On November 24th, 1937, the Our Lady of Lourdes outdoor grotto was built. William Heimberger and Bernard Muhle led the project, while the Rev. Edgar Bedard dedicated it. The Shrine was a direct copy of the Our Lady of Lourdes shrine in France. The original location was on the east side of campus, near Division Road. NDC students took the initiative to buy evergreen trees to plant around the Grotto. In 1942, a Christian Solidarity group replaced the statue, as it had become badly weathered. On October 20th, 1942, the new statue was blessed on Mary’s Day by Fr. McDonough.
In the 2008-2009 school year, the Grotto was relocated to its current location in the southeast corner of campus. This move was completed due to parking lot construction. In 2021, Max Hoelker renovated the Grotto as an Eagle Scout project. The serene place of beauty is what stands today, and it continues to give NDC students, faculty, staff, and campus visitors a quiet place of grace to pray and reflect.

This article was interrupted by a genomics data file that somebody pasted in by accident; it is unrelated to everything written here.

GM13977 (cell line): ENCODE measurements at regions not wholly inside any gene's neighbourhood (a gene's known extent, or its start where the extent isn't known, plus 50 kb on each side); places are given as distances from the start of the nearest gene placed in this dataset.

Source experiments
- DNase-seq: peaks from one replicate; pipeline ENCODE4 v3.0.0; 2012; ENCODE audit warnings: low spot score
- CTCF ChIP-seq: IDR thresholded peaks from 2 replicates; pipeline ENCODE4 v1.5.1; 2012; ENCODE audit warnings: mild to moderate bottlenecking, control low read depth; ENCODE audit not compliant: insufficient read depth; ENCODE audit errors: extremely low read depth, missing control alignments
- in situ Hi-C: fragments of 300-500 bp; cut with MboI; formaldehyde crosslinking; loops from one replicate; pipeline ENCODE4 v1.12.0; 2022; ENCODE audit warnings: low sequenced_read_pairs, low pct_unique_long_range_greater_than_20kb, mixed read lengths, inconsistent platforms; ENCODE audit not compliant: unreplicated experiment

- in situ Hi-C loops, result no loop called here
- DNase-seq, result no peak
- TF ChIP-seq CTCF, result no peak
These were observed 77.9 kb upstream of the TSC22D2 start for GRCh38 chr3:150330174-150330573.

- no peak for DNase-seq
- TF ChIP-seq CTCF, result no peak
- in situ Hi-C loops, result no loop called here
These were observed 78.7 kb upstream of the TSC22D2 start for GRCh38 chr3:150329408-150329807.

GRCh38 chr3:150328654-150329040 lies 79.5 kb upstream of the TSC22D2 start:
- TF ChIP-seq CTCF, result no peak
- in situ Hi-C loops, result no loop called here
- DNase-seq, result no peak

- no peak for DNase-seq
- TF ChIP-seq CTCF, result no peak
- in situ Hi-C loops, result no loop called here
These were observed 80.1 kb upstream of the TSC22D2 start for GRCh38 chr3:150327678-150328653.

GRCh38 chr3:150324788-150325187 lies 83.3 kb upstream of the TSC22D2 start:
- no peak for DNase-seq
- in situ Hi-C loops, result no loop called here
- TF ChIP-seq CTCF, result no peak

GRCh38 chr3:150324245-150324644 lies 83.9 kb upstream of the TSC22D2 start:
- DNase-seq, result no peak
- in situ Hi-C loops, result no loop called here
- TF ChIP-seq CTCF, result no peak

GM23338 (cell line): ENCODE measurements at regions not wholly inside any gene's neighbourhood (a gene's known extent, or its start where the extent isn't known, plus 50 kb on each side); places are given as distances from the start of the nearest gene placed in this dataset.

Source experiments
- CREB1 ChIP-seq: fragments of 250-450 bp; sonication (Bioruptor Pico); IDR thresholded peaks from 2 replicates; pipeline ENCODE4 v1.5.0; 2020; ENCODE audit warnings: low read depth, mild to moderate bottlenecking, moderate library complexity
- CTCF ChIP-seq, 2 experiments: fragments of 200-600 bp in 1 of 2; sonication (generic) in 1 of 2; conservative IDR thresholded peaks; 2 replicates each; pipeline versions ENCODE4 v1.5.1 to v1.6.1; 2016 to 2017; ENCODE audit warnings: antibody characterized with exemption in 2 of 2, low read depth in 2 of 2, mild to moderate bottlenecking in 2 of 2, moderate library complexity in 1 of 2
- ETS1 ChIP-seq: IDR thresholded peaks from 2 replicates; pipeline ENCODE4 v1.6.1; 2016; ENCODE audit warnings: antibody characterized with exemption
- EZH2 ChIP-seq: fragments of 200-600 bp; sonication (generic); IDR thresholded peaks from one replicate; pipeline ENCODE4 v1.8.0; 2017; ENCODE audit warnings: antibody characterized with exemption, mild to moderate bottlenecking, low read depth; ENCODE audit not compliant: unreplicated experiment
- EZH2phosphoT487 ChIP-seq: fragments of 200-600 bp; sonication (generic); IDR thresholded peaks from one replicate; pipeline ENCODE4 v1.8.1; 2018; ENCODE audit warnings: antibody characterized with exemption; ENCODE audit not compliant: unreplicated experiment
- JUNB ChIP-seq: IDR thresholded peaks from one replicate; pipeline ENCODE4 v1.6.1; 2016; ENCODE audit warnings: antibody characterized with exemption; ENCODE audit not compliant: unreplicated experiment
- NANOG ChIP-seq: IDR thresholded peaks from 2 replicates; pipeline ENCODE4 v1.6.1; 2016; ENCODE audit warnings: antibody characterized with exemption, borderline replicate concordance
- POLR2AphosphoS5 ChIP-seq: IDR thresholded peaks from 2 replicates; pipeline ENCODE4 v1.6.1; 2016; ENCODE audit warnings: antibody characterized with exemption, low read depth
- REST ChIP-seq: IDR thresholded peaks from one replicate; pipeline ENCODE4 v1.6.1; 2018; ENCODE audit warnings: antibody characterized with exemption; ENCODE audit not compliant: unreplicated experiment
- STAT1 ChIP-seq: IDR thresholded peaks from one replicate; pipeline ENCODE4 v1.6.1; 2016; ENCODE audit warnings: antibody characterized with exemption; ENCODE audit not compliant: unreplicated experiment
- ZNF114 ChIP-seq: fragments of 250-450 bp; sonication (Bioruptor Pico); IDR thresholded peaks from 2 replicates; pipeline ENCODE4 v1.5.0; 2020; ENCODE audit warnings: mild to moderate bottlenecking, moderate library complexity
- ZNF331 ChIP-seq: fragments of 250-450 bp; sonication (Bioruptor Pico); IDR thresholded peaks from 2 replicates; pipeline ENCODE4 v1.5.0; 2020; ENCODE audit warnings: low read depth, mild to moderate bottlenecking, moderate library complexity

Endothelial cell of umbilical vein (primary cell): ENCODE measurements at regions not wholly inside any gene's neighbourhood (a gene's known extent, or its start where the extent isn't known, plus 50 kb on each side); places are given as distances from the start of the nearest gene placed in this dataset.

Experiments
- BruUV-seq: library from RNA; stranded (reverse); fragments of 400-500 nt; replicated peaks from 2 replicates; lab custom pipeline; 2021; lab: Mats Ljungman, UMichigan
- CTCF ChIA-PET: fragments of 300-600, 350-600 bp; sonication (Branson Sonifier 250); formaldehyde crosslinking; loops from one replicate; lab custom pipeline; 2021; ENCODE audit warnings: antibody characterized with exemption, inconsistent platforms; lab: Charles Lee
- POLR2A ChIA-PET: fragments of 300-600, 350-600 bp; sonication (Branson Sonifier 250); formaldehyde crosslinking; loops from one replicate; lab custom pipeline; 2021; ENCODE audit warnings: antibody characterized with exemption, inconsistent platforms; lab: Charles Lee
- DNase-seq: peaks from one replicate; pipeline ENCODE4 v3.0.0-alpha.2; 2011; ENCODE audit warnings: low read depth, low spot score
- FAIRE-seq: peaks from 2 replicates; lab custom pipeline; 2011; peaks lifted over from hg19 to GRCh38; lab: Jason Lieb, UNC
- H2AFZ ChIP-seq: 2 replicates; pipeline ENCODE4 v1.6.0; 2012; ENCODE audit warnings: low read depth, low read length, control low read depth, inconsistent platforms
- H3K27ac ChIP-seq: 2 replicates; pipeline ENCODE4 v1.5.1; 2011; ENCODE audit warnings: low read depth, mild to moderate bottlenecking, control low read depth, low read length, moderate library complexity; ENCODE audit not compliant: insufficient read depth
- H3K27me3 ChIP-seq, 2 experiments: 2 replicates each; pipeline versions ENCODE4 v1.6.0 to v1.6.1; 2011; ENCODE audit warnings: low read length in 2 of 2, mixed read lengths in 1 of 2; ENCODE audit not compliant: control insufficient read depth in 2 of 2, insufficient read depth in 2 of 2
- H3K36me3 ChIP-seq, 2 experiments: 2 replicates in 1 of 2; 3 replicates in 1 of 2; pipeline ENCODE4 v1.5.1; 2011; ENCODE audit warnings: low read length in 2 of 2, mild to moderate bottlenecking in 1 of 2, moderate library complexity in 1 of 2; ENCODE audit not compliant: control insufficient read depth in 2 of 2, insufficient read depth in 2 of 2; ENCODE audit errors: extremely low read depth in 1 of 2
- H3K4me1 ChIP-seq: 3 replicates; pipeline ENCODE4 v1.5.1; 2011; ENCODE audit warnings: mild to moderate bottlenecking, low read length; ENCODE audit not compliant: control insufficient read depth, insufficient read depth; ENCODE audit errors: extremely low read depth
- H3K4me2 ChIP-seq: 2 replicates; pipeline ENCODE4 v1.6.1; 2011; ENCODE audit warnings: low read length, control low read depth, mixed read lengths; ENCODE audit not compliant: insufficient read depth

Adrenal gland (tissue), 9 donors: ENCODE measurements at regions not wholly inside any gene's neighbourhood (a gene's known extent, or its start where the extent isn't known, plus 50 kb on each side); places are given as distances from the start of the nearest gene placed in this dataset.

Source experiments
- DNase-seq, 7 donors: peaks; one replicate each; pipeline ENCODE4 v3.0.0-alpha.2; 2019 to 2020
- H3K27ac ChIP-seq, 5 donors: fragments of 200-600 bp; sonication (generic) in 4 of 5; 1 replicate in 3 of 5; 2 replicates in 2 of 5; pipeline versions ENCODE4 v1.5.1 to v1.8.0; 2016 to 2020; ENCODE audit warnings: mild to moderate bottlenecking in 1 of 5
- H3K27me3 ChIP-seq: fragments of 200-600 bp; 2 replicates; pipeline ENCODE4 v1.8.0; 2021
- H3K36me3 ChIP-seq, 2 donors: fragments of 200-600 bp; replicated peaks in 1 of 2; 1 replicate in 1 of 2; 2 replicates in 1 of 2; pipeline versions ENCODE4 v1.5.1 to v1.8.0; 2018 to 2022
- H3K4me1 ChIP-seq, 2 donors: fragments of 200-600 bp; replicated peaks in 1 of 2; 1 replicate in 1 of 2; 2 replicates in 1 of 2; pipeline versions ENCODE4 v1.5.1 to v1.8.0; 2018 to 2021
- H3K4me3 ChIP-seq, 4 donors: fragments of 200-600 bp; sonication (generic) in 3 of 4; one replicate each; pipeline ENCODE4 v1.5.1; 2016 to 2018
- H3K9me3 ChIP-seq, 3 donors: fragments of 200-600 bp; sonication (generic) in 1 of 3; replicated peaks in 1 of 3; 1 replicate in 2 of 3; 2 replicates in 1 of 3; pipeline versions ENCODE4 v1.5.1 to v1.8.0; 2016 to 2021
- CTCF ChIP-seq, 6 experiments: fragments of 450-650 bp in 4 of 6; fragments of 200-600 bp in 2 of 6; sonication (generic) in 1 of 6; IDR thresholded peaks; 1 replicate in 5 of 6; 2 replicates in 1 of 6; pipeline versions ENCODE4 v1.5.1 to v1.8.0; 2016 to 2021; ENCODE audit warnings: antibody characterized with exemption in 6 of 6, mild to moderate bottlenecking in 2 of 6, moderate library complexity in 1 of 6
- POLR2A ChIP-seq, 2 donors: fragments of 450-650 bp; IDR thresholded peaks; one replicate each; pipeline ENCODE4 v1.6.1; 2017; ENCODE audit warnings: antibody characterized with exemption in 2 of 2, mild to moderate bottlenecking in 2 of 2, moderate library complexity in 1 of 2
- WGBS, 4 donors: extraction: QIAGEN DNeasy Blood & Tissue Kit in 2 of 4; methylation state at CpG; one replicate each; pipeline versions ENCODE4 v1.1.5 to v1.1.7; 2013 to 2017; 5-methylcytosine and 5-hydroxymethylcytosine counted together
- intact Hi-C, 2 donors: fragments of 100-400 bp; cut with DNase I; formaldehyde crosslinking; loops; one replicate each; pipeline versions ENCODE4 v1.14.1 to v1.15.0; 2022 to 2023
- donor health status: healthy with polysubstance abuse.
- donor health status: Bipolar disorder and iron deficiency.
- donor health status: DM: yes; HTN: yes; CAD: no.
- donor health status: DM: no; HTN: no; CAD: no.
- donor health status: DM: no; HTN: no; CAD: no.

The Great Room
Original to the Administration Building on the 3rd floor of the East Wing is the Great Room. Once called the Gold Room, it was renamed in December 1990.
When the cafeteria, now located in the Connelly Center, opened in 1968 there was no longer a need to host food service in the Administration Building.
In 2004, NDC received an elegant and ornate carpet that was first intended to be placed in the Federal Courthouse, making the Great Room even more grand.
Used today for meetings and important events, the Great Room has evolved in its use over the past century. It has remained a primary space for students, staff, faculty, and guests to gather at the college.
Admissions Office / Former Library
The rooms that house the Admissions Office today were once home to the NDC library. Original to the college, the library was opened in 1928, and could be found in the now-Admissions office until 1971. When the library opened it housed 6,000 articles. After opening, the college spent $2,169 to add more volumes to the library’s collection. At that time, the library was spending about $5 annually per student on books. By 1930, the library housed 10,000 volumes and 100 periodicals. In 1932, the library had 11 student workers during the school year.